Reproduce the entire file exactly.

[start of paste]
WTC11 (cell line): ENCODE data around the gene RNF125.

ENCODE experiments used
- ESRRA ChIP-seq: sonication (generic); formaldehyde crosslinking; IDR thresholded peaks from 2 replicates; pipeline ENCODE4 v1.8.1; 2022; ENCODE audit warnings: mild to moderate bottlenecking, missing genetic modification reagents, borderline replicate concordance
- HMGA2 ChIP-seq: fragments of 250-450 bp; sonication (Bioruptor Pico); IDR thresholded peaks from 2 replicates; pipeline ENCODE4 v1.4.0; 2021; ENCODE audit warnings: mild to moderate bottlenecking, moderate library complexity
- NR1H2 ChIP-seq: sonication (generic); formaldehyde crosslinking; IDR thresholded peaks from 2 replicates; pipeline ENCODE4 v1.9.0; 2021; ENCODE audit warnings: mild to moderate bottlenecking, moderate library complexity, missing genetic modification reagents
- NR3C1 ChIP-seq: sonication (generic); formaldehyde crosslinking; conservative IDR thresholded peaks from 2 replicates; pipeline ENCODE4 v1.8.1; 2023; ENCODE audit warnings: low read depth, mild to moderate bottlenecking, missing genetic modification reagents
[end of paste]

WTC11 (cell line): ENCODE data around the gene RNF125.

ENCODE experiments used
- ESRRA ChIP-seq: sonication (generic); formaldehyde crosslinking; IDR thresholded peaks from 2 replicates; pipeline ENCODE4 v1.8.1; 2022; ENCODE audit warnings: mild to moderate bottlenecking, missing genetic modification reagents, borderline replicate concordance
- HMGA2 ChIP-seq: fragments of 250-450 bp; sonication (Bioruptor Pico); IDR thresholded peaks from 2 replicates; pipeline ENCODE4 v1.4.0; 2021; ENCODE audit warnings: mild to moderate bottlenecking, moderate library complexity
- NR1H2 ChIP-seq: sonication (generic); formaldehyde crosslinking; IDR thresholded peaks from 2 replicates; pipeline ENCODE4 v1.9.0; 2021; ENCODE audit warnings: mild to moderate bottlenecking, moderate library complexity, missing genetic modification reagents
- NR3C1 ChIP-seq: sonication (generic); formaldehyde crosslinking; conservative IDR thresholded peaks from 2 replicates; pipeline ENCODE4 v1.8.1; 2023; ENCODE audit warnings: low read depth, mild to moderate bottlenecking, missing genetic modification reagents